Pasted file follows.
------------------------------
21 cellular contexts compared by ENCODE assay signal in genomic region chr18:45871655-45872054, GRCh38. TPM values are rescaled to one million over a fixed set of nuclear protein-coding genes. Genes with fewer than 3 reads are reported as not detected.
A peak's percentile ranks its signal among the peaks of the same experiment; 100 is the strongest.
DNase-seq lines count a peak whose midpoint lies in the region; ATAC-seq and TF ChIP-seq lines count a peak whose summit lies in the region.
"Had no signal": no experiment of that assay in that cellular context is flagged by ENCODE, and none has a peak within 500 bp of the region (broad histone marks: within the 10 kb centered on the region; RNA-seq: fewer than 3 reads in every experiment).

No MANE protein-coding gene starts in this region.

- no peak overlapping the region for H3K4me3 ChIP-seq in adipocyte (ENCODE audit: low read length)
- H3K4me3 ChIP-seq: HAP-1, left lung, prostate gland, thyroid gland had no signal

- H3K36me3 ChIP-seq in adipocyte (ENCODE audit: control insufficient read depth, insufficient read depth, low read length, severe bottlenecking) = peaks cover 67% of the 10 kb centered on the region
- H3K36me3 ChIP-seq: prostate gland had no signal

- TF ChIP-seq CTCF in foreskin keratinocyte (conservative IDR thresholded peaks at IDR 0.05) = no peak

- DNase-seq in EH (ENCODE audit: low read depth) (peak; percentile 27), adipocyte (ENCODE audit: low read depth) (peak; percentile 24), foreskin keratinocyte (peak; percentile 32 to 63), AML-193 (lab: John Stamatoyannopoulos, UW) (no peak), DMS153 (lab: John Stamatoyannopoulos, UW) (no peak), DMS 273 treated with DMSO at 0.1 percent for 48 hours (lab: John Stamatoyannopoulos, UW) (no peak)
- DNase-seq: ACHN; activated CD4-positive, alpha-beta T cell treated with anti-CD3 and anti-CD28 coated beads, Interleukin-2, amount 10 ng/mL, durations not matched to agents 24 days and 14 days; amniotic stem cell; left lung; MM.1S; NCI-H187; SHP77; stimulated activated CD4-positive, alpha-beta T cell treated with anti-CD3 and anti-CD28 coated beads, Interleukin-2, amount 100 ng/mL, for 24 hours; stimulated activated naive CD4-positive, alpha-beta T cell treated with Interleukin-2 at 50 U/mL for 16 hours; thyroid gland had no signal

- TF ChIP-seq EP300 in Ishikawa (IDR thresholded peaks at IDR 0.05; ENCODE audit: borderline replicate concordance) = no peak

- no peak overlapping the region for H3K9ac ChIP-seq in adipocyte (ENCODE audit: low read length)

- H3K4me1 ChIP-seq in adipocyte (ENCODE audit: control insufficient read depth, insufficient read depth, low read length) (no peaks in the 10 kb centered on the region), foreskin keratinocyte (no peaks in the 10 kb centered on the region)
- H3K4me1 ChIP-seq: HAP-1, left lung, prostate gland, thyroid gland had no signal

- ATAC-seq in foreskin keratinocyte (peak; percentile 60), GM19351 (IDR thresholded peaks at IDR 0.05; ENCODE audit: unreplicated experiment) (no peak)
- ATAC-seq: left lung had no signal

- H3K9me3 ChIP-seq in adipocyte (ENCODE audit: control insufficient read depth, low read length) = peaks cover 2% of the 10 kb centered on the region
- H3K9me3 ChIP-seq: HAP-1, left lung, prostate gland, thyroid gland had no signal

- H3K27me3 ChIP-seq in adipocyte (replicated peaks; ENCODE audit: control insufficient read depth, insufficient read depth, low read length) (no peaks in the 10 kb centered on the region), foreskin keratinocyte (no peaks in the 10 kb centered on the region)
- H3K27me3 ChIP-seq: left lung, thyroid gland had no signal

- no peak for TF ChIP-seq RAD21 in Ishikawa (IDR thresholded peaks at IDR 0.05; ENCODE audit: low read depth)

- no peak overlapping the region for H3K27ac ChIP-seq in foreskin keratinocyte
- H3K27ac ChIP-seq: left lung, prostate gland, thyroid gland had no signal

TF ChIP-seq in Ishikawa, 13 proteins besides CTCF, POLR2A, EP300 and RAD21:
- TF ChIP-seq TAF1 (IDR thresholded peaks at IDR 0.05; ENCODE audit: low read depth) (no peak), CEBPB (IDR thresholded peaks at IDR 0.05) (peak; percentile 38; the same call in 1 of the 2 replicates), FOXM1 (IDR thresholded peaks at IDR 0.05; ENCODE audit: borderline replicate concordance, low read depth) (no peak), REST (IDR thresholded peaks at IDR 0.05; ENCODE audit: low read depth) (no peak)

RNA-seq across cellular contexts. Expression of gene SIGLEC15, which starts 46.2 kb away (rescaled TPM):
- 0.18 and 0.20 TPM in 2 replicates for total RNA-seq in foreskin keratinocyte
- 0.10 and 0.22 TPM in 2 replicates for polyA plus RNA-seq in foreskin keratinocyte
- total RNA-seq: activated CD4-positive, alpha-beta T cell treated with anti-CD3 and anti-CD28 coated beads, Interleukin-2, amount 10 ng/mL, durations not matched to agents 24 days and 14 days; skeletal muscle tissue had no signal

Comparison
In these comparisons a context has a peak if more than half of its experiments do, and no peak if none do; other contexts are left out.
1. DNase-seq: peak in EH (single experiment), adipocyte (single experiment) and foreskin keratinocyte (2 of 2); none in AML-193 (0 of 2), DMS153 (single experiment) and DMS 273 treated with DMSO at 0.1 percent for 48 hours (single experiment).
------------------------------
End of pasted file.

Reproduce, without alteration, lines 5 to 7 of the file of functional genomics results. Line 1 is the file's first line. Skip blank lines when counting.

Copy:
No MANE protein-coding gene starts in this region.

- no peak overlapping the region for H3K4me3 ChIP-seq in adipocyte (ENCODE audit: low read length)
- H3K4me3 ChIP-seq: HAP-1, left lung, prostate gland, thyroid gland had no signal